Note that due to the close wound structure of the coil only the radially outermost portion of the coil may be adhered to the silicone rubber backing.
FIGS. 6 and 7 show a cross section of the close wound defibrillation coil electrode of FIGS. 4 and 5 after the removal process. The top portion 41a of the rubber backing 41 has been removed by the abrasive blasting process to partially expose the coil 40. Note that due to the close wound structure of the coil only the radially outermost portion of the coil is typically adhered to the silicone rubber backing. Upon such partial rubber removal, the inner portions of the coil are exposed to the body and body fluids seeping through the coils, thus allowing greater surface area to deliver electrical current. In the one embodiment of the process the coil is composed of 0.003" diameter wire wound to form a 0.012" diameter coil. To expose the coil halfway, a 0.006" thick layer of rubber would be removed. However, the amount and thickness of rubber removed can vary, depending on the desired amount of electrode exposure. Note that even though some of the rubber is eroded away, the bottom portions of the coil are still completely embedded in the rubber, thus ensuring that there will be good adhesion between the coil and the rubber backing.
FIGS. 8 and 9 show the space-wound defibrillation coil electrode after it has been completely embedded. The coil 60 is completely embedded in the rubber backing 61, from the compression molding process. Note that due to the space-wound structure of the coil, the interior and exterior portions of the coil are adhered to the silicone rubber backing.
FIGS. 10 and 11 show the space-wound defibrillation coil electrode after the removal process. The top portion of the rubber backing 61 has been removed from the abrasive blasting process to partially expose the coil 60. Note that the bottom portion of the coil is still completely embedded in the silicone rubber backing. This ensures excellent adhesion to the silicone for the life of the device. The amount of coil embedded in rubber and the amount of coil exposed can be varied between the conditions shown in FIG. 8 and FIG. 10, thus allowing excellent control over the electrode/rubber adhesion and amount of surface area for current delivery.
FIG. 12 shows a plan view of lead insulation tubing 80, of typically constant inner and outer diameter. In one embodiment this tubing has an inner diameter of 0.030" and an outer diameter of 0.125" and is typically composed of silicone rubber.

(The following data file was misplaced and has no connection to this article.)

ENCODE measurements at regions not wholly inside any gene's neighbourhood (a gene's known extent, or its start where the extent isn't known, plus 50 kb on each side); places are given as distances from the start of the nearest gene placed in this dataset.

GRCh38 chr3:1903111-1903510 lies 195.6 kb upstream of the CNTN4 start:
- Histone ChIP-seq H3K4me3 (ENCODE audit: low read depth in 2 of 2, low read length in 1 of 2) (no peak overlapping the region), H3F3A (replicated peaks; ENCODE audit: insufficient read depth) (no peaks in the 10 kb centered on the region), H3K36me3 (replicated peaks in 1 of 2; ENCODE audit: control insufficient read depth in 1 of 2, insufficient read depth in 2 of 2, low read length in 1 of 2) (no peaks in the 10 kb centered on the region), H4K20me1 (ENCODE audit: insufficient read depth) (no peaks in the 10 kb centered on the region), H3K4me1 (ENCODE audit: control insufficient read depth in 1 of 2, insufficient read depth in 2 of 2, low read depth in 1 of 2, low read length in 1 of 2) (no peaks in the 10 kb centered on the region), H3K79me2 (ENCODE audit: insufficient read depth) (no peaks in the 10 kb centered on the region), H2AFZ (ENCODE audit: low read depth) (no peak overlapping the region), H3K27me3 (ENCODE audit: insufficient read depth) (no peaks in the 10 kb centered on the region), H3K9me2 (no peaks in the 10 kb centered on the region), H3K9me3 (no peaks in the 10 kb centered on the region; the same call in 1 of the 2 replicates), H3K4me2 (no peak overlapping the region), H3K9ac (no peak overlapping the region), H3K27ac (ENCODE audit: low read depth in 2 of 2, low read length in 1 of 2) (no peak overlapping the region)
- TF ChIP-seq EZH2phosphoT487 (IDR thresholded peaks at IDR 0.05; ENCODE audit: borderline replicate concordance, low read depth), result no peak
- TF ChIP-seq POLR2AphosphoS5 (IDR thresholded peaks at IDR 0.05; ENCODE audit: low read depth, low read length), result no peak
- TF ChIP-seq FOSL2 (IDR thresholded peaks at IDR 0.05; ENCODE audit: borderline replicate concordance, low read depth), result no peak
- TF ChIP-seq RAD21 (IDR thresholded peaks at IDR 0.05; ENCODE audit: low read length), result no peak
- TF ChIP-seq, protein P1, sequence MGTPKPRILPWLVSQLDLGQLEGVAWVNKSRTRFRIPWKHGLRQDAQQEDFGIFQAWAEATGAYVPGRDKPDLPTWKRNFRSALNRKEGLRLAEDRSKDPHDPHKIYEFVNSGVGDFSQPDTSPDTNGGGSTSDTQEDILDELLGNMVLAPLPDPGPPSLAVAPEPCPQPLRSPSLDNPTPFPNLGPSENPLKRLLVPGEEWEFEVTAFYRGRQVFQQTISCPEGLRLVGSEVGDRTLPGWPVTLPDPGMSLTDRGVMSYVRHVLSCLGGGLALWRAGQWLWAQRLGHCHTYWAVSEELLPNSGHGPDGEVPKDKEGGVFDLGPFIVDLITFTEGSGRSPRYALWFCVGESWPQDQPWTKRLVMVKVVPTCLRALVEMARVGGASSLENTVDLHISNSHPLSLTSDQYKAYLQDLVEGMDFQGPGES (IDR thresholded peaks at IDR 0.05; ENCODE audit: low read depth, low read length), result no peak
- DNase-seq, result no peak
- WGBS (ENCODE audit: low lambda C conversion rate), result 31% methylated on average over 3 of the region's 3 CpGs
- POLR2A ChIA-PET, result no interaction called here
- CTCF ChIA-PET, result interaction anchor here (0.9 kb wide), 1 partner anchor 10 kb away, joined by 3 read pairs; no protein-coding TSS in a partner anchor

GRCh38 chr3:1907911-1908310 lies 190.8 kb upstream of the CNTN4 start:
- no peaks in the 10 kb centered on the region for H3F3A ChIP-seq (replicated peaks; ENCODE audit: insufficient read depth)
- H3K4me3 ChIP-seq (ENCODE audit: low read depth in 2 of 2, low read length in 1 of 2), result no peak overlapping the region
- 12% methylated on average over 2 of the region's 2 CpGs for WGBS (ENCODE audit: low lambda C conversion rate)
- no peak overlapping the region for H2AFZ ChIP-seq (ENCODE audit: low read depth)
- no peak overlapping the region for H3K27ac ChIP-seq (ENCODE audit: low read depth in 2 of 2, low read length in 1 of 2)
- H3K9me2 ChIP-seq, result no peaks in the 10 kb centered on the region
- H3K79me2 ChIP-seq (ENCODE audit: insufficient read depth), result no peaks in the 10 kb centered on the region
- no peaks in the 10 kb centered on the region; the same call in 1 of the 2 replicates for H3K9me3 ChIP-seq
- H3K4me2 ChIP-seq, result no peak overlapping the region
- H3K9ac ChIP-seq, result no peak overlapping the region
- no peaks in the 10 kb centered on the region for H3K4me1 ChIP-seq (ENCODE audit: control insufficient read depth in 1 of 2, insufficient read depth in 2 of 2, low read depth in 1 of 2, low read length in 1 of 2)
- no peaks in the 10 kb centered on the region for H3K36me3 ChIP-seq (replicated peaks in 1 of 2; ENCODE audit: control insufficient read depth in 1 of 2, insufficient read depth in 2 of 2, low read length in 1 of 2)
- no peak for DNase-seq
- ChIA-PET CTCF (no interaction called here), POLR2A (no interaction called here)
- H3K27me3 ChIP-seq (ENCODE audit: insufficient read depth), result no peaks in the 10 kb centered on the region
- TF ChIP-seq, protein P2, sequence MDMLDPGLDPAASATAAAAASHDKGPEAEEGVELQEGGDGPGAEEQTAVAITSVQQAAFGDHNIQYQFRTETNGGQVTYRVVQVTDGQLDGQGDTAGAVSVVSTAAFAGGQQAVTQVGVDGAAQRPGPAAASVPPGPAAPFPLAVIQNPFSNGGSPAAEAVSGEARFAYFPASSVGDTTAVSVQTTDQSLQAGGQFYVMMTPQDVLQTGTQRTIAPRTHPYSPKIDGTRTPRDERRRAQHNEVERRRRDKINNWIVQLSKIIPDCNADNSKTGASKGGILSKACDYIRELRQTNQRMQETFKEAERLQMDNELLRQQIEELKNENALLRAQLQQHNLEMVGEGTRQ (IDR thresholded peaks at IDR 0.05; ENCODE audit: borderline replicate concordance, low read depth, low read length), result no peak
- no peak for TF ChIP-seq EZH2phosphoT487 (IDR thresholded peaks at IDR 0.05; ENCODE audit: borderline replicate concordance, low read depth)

FIG. 13 shows a cross section of the lead insulation tubing 80 having a lumen 83, and being of typically constant inner and outer diameter shown in FIG. 12.
FIG. 14 shows a plan view of lead insulation tubing 80, after one end has had material removed by the process of this invention to form a reduced-diameter section 81. The length of reduced diameter section 81 can vary depending with bonding requirements to other structures. In one embodiment the length is 0.250" long. The configuration of material removal can be a step as shown here, or can gradually taper depending on other requirements. Section 81 may have an outer surface having ridges or other irregularities 85 to promote adhesion of connector member 84.
Lead insulation tubing 80 may be sealed as shown to connector member 84, which may be formed by insert molding on the end portion 81 of tubing 80, or may a separately-formed piece, as desired. The two members 80, 84 may be sealed together in any desired manner. Also, connector member 84 carries a conductive terminal pin 86, having an outwardly projecting terminal 88 as shown for electrical connection of the lead tubing with another terminal. Lead tubing 80 may carry a conductor 90, extending through the bore 83 thereof, and electrically connected to terminal pin 86 so that a conductive lead is provided.
Turning to FIG. 15, lead insulation tubing 80a is shown to be connected to a connector 84a, each of lead 80a and connector 84a being of similar design to the previous embodiment. Terminal 86a is provided, being similar in structure and purpose to the previous terminal 86 except for the presence of a lumen 92 extending from end to end thereof. Lead wire 90a is provided as in the previous embodiment, being connected with terminal pin 86a. Thus, the lead of FIG. 15 provides both electrical contact through terminal pin 86a, but also fluid communication can be provided through the lead due to the presence of lumen 92 of terminal pin 86a, which communicates with bore 83a of the lead.
Referring to FIG. 16, a pair of lead insulation tubings 80b, each having a bore 83b and carrying a tip section 81b which has been processed in accordance with this invention, are held in opposite ends of a connector 84b, which has a bore proportioned to receive the two tubings 80b to provide a joined lead tubing assembly having a common lumen as shown. A lead wire may be inserted through this elongated assembly of lead insulation tubings and connector 84b. Alternatively, the assembly may be used to convey fluids and the like.
Typically, each of connectors 84, 84a, 84b may be insert molded into its shown position, by which a spontaneous adhesion of the respective parts may be provided. While the diameter of each of connectors 84, 84a, 84b is shown to be the same as the diameter of the respective lead insulation tubings 80, 80a, 80b, variations in their respective diameters may be provided as desired, either with a step at the junction of the two diameters, or with a conically tapered transition area.
The above has been offered for illustrative purposes only, and is not intended to limit the scope of the invention of this application, which is as defined in the claims below.